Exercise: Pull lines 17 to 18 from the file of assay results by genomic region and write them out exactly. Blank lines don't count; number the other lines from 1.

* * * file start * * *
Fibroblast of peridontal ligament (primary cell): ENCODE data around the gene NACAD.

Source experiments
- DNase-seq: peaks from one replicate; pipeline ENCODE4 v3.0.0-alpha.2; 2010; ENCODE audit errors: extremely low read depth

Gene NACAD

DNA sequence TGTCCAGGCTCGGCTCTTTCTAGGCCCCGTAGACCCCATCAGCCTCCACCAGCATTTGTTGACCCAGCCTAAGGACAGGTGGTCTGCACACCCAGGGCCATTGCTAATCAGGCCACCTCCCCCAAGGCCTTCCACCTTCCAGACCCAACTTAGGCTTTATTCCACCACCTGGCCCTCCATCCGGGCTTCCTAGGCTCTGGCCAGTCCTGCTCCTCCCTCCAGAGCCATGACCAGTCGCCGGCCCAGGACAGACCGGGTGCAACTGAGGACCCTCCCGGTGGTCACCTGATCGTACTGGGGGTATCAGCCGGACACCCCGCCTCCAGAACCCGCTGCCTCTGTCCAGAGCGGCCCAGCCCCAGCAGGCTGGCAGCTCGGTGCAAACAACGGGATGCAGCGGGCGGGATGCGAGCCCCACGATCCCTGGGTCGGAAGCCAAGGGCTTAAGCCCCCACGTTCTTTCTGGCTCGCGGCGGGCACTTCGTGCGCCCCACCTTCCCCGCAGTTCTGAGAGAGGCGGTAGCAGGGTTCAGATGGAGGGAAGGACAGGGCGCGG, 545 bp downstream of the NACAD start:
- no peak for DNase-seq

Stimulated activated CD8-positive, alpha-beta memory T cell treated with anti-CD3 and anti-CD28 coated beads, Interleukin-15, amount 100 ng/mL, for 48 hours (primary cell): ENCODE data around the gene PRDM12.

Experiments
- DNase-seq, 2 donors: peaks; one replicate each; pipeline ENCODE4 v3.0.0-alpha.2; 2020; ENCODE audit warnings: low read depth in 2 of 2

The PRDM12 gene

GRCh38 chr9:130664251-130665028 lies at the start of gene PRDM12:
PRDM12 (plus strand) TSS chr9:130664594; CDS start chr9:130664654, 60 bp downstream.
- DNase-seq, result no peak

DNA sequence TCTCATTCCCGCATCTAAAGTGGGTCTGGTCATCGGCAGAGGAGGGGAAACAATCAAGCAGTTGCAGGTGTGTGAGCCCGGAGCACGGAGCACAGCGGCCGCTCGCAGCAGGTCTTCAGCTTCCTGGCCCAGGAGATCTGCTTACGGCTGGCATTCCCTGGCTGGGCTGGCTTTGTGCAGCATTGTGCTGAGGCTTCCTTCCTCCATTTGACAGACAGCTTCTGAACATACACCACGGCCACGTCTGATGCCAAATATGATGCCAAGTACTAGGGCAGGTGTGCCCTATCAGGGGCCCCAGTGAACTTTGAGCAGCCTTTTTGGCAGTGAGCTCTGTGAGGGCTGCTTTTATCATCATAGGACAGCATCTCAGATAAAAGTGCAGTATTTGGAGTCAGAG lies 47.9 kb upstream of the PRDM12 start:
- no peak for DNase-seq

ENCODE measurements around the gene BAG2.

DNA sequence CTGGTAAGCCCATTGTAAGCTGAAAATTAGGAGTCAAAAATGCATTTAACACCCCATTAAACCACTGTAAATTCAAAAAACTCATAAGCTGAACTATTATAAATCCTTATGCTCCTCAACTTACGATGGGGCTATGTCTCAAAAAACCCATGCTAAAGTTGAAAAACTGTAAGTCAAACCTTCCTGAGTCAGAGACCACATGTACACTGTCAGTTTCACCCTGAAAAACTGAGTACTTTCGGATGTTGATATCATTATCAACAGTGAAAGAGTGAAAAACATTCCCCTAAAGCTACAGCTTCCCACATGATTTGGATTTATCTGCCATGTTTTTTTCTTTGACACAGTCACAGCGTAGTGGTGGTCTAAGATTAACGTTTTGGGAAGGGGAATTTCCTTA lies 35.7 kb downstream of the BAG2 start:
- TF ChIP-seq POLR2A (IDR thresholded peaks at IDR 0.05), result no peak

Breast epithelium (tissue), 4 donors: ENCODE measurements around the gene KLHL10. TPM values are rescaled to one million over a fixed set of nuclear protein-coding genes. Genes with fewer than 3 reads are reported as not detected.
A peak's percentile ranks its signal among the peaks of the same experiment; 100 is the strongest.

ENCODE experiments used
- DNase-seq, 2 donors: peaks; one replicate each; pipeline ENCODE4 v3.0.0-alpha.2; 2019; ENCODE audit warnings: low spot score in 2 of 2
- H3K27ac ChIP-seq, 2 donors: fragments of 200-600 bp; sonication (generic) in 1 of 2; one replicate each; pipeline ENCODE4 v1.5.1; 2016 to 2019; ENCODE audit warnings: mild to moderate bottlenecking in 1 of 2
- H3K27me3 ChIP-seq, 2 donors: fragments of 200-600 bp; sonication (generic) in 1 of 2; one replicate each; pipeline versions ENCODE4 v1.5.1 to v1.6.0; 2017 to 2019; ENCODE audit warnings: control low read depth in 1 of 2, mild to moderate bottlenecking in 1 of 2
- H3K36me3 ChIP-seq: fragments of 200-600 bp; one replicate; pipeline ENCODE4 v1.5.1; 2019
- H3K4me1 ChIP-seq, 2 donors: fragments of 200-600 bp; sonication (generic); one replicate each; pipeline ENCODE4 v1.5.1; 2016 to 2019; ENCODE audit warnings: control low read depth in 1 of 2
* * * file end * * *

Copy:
DNA sequence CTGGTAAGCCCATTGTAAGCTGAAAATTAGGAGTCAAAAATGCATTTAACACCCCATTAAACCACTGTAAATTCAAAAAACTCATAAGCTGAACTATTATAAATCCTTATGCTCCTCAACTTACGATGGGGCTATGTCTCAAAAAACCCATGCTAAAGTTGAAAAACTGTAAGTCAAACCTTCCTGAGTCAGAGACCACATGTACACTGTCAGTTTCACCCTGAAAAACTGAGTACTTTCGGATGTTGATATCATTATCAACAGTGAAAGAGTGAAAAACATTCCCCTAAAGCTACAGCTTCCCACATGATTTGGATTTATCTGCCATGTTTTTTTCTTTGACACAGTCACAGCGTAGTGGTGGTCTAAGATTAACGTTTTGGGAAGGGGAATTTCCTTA lies 35.7 kb downstream of the BAG2 start:
- TF ChIP-seq POLR2A (IDR thresholded peaks at IDR 0.05), result no peak